Re: Protocols over Frame Relay

"k1io@FN42jk 16-Nov-1990 0944" <goldstein@carafe.enet.dec.com> Sat, 17 November 1990 04:00 UTC

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From: "k1io@FN42jk 16-Nov-1990 0944" <goldstein@carafe.enet.dec.com>
To: frame-relay@NRI.Reston.VA.US
Subject: Re: Protocols over Frame Relay

Multicasting is a fairly risky extension to Frame Relay.  While it is 
supported on some FR devices, it's easy to see how heavy multicast use 
could really harm a network.  It doesn't get throttled back like TCP 
traffic, and has a nasty tendency to grow to displace "real" traffic.

Mapping PPP over FR, on the other hand, is rather straightforward. 
Beginning with the "control" field, after the DLCI, frame relay delivers 
the PPP frame across a virtual point to point link.  It's quite simple.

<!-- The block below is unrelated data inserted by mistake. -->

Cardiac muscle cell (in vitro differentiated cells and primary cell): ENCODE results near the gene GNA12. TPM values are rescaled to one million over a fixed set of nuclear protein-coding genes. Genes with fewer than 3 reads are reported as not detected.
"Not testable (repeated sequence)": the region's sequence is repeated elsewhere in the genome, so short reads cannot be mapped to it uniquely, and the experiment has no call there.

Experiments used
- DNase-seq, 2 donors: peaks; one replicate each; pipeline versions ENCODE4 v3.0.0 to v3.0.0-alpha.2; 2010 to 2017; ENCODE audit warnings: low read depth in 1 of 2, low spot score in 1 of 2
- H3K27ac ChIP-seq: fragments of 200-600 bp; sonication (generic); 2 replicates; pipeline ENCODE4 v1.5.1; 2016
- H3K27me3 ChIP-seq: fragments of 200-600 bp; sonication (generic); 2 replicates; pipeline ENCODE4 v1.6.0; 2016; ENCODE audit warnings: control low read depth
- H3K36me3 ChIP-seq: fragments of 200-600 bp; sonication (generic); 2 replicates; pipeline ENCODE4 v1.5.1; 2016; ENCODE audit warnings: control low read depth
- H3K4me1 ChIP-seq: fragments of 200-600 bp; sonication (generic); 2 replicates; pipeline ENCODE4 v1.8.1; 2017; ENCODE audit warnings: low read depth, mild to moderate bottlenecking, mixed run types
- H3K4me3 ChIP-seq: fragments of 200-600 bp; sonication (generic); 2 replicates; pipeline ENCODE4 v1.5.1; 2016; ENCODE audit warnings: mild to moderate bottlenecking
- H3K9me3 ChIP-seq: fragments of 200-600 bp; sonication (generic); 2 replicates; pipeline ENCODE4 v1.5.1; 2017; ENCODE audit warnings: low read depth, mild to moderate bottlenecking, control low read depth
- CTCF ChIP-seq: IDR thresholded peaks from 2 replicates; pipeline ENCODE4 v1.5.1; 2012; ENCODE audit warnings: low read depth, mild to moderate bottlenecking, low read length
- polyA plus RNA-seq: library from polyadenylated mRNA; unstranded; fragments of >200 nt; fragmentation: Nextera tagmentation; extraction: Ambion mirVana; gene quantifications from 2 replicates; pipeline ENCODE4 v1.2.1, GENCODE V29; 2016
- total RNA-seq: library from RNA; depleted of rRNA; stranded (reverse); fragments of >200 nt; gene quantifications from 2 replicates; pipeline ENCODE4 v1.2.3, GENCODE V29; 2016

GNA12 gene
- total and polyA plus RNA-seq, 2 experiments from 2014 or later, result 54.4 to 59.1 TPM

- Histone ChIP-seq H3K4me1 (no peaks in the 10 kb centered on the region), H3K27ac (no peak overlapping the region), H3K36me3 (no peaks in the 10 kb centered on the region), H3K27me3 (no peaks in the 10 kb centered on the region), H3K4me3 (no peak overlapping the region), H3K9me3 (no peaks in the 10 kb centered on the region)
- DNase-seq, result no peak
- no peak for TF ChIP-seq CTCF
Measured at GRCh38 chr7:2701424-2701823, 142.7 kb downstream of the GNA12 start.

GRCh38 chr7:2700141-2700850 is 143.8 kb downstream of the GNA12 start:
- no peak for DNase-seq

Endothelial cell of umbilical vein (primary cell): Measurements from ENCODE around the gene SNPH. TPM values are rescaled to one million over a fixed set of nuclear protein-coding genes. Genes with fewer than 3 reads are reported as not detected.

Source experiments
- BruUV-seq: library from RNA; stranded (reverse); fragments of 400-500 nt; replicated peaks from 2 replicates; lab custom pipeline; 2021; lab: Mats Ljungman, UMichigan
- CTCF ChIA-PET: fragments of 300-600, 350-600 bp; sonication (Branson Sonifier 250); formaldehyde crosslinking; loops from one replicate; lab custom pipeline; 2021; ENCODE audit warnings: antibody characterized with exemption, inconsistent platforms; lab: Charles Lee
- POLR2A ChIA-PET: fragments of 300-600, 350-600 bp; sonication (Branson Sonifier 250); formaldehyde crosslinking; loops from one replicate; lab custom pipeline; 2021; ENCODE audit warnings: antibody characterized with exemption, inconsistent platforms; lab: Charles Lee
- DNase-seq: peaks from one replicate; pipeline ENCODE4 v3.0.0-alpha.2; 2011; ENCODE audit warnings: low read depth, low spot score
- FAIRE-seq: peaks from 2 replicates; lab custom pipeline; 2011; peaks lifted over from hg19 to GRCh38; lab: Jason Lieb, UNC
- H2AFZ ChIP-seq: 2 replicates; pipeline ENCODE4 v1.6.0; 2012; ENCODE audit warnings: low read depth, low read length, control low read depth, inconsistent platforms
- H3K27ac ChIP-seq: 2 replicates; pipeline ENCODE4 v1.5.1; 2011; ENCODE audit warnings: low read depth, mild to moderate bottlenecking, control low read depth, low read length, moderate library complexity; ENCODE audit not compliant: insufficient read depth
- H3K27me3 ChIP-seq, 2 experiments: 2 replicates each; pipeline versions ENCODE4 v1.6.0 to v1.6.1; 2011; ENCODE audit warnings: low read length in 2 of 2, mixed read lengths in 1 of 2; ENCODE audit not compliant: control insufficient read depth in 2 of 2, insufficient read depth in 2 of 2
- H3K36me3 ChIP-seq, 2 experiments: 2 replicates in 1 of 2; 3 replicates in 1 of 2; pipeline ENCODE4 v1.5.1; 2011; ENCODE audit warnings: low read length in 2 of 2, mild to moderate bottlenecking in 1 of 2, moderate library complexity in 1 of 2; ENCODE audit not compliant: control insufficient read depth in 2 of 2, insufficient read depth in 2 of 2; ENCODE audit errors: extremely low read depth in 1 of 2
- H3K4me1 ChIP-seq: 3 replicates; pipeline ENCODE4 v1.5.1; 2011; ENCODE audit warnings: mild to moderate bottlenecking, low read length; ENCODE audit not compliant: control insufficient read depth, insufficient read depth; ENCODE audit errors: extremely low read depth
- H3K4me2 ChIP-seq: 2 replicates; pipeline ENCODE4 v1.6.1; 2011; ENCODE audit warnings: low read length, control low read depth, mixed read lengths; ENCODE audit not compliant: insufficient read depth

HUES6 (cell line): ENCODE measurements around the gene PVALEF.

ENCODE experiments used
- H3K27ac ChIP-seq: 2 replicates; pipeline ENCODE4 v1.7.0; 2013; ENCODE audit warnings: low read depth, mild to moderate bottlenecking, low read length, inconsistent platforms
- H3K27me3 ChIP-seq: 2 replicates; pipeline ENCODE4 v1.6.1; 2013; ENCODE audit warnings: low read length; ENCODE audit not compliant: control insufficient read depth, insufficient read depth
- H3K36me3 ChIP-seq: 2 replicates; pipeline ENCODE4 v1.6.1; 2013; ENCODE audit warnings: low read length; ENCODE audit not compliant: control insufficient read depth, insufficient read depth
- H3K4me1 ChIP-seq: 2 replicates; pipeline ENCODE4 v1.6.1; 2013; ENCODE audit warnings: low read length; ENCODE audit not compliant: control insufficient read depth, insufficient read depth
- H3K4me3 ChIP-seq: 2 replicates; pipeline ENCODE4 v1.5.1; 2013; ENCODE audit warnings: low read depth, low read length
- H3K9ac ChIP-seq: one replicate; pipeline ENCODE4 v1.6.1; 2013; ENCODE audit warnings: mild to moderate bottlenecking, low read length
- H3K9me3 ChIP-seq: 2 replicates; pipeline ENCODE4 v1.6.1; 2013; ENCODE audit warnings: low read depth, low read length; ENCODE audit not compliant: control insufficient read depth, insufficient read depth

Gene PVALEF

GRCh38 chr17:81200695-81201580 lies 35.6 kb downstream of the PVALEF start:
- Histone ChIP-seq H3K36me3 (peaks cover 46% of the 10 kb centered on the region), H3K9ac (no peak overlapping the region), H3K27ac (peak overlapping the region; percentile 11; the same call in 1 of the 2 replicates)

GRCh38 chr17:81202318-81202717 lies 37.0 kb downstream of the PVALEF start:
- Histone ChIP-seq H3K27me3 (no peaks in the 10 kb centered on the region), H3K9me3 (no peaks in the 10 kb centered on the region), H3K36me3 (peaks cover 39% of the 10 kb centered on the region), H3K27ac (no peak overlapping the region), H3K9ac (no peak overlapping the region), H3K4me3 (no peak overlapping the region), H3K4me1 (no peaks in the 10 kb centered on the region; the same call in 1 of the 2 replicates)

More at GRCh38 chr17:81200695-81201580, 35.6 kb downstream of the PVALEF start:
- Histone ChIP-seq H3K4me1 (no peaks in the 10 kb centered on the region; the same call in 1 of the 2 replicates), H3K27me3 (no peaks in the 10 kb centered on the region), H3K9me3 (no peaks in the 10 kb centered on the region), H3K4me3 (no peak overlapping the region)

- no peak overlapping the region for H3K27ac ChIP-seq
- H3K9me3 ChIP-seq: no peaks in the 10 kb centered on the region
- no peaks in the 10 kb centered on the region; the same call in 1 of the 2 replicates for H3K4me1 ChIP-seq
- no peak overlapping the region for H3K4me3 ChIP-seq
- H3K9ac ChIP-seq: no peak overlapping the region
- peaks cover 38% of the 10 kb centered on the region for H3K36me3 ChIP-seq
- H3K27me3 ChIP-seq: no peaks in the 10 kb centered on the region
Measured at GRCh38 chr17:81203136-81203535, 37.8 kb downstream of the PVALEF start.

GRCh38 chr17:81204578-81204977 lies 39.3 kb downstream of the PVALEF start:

In the event that the network is congested and drops the frame (which is 
a normal occurrence during "slow-start" cycles), then TCP can recover 
and shrink its window size.  That's precisely what you want to have 
happen.  Bulk UDP is always a bad idea on WANs since it lacks that 
feature, but Frame Relay is no different from IP itself in that regard.

Multicast seems a convenient way to autoconfigure networks, but there 
are certainly other approaches. You'd have to administer each node to 
know what multicast address(es) to use.  You can also administer each 
node to know what non-multicast address to use for routing assistance 
(i.e., the ISIS "designated router").

The Frame Relay standards (T1.6ca, to be precise) provide for three 
syntactic mechanisms for explicit congestion avoidance signaling too.  
Unfortunately, IP doesn't yet have any way of conveying that to the 
controlling TCP.  ISO CLNP does have a congestion bit which TP4 reacts 
to, under the NIST agreements.  PPP wouldn't have to be touched if IP 
were to follow up on that: The congestion bits are stolen from the 
"address" field (second octet of DLCI, to be specific), which a Frame 
Relay flavor of PPP would presumably support.
     fred

Disclaimer: Opinions are mine alone, sharing requires permission.
On the other hand I do give them out freely at ANSI T1S1 frame relay 
standards meetings.